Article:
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Jeroen W. Pluimers on .NET, C#, Delphi, databases, and personal interests

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Archive for the ‘Windows Server 2003 R2’ Category

Finding out when your domain password will expire :: Active Directory :: Admin Tips :: Windows 7 :: Windows Server 2012/2008/2003/2000/XP/NT Administrator Knowledge Base :: KBase Tips :: WindowsNetworking.com

Posted by jpluimers on 2018/02/02

Here’s how you can find out when your domain password will expire.

net user %USERNAME% /domain

It figures this out for the current logon domain (so it doesn’t work cross-domain) but it is a great help, especially when filtering out just the password information:

net user %USERNAME% /domain | findstr "Password"

This can be done in a more complex way with dsquery or adinfo that are tools to query

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Posted in Power User, Windows, Windows 10, Windows 7, Windows 8, Windows 8.1, Windows 9, Windows Server 2000, Windows Server 2003, Windows Server 2003 R2, Windows Server 2008, Windows Server 2008 R2, Windows Server 2012, Windows Server 2012 R2, Windows Server 2016, Windows Vista, Windows XP | Leave a Comment »

Can I invoke Windows Update from the command line? – Super User

Posted by jpluimers on 2017/09/25

For my link archive: Can I invoke Windows Update from the command line? – Super User [WayBack]

–jeroen

Posted in Power User, Windows, Windows 10, Windows 7, Windows 8, Windows 8.1, Windows 9, Windows Server 2003, Windows Server 2003 R2, Windows Server 2008, Windows Server 2008 R2, Windows Server 2012, Windows Server 2012 R2, Windows Server 2016, Windows Vista, Windows XP | Leave a Comment »

17 years ago, C:\nul\nul crashed/BSOD Windows; now $MFT does for Windows < 10

Posted by jpluimers on 2017/05/26

Source:

History repeating itself: [Archive.is31607 – C:\nul\nul crashes/BSOD then, now it’s this:

Via:

All versions prior to Windows 10 and Windows Server 2016 seem vulnerable.

So add $MFT to this list:

The following device names have been known to render a system unstable: CON,
NUL, AUX, PRN, CLOCK$, COMx, LPT1, and CONFIG$.

Oh BTW: history repeated itself this year too. With NUL

In short, Steven Sheldon created a rust package named nul which broke the complete package manager on Windows:

BTW: one of my gripes on learning new languages is that they come with a whole new idiom of their ecosystem: rust, cargo, crates, all sound like being a truck mechanic to me.

–jeroen

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Posted in Microsoft Surface on Windows 7, NTFS, Power User, Security, Windows, Windows 10, Windows 7, Windows 8, Windows 8.1, Windows 9, Windows 95, Windows 98, Windows Defender, Windows ME, Windows NT, Windows Server 2000, Windows Server 2003, Windows Server 2003 R2, Windows Server 2008, Windows Server 2008 R2, Windows Server 2012, Windows Server 2012 R2, Windows Server 2016, Windows Vista, Windows XP | Leave a Comment »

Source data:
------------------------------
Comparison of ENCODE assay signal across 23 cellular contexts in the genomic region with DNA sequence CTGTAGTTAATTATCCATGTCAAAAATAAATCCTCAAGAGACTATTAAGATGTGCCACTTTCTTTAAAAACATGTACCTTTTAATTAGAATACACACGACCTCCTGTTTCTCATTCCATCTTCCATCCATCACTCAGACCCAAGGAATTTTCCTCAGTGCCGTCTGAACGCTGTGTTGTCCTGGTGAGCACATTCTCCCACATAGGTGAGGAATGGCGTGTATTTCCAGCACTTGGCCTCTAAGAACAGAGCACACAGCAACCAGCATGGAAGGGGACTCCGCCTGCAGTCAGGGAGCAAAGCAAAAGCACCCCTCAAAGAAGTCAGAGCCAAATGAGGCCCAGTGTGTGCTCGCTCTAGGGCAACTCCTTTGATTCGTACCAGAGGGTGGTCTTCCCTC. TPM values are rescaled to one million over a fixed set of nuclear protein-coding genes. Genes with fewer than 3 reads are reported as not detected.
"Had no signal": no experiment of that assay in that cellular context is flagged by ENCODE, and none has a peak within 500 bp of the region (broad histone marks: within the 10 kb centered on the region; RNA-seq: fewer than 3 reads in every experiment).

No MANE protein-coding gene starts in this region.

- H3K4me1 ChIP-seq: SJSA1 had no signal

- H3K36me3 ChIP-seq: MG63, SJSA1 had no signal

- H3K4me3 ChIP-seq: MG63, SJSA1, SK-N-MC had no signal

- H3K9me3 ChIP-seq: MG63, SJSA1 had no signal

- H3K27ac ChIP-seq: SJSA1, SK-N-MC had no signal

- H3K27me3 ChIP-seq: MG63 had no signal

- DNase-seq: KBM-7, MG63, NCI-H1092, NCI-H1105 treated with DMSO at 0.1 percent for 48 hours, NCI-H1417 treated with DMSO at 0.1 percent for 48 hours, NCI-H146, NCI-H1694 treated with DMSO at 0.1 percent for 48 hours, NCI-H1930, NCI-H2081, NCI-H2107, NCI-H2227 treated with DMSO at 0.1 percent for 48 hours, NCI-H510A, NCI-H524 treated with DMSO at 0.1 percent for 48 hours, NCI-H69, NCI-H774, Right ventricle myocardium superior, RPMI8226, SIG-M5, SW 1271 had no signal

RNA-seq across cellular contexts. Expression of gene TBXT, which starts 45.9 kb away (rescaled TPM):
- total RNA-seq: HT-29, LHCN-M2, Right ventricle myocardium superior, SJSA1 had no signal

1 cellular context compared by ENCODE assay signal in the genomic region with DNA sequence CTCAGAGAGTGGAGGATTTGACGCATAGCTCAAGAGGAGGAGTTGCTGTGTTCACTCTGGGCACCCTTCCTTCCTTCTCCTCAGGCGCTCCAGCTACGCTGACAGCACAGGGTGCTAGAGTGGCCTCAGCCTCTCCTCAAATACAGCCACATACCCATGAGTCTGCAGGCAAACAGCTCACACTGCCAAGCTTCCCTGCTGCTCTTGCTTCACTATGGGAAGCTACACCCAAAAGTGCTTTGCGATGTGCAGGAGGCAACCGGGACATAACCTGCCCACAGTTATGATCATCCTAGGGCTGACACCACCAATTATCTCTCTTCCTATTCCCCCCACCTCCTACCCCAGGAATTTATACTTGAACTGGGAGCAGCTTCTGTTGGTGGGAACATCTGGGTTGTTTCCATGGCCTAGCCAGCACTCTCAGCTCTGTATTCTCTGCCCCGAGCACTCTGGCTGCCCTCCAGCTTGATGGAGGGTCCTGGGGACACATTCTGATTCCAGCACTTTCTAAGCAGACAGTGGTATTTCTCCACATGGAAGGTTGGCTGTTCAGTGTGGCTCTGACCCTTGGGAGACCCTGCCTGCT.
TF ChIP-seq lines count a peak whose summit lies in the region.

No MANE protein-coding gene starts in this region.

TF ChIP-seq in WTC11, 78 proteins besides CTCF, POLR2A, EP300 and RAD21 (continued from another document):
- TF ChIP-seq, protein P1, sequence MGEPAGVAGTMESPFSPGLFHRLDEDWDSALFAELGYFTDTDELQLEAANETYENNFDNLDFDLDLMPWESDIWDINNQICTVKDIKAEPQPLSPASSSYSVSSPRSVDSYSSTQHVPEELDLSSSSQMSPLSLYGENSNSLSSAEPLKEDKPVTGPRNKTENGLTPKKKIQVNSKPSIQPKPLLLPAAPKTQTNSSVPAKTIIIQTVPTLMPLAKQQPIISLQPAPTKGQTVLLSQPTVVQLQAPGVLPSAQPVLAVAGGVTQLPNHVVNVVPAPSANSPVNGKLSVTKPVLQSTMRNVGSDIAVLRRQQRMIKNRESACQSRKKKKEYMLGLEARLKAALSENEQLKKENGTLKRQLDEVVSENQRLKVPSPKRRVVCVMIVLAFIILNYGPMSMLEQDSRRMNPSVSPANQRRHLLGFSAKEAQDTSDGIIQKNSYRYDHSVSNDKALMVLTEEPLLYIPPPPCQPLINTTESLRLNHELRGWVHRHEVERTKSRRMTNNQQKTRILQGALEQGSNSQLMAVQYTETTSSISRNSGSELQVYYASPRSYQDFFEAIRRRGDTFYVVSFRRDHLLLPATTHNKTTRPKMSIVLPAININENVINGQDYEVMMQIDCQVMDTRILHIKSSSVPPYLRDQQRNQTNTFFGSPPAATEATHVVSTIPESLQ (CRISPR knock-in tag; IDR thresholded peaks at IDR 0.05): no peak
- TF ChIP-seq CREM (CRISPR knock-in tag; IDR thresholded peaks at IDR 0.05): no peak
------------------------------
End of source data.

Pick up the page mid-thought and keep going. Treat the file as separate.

WannaCry — Decrypting files with WanaKiwi + Demos – Comae Technologies

Posted by jpluimers on 2017/05/19

[Archive.is] Working Windows XP & 7 demos. #FRENCHMAFIA: WannaCry — Decrypting files with WanaKiwi + Demos – Comae Technologies:

TL;DR;

DO NOT REBOOT your infected machines and TRY wanakiwi ASAP*!

*ASAP because prime numbers may be over written in memory after a while.

Via:[WayBack] A French researcher says he’s found a tool that could help some fraction of victims running that older Windows version. Just don’t reboot!  WannaCry Ransomware Victims Might Have Some Hope–If They’re on Windows XP | WIRED

–jeroen

Posted in Power User, Windows, Windows 7, Windows Server 2003, Windows Server 2003 R2, Windows Server 2008, Windows Server 2008 R2, Windows Vista, Windows XP | Leave a Comment »

Two Quick Methods for Finding Shared Folders in Windows

Posted by jpluimers on 2017/05/01

In addition to the two methods mentioned at Two Quick Methods for Finding Shared Folders in Windows (use net share or compmgmt.msc) I like this one:

fsmgmt.msc

It directly gets you to the “Shared Folders” inside compmgmt.msc

–jeroen

Posted in Power User, Windows, Windows 7, Windows 8, Windows 8.1, Windows Server 2000, Windows Server 2003, Windows Server 2003 R2, Windows Server 2008, Windows Server 2008 R2, Windows Server 2012, Windows Server 2012 R2, Windows Vista, Windows XP | Leave a Comment »

 
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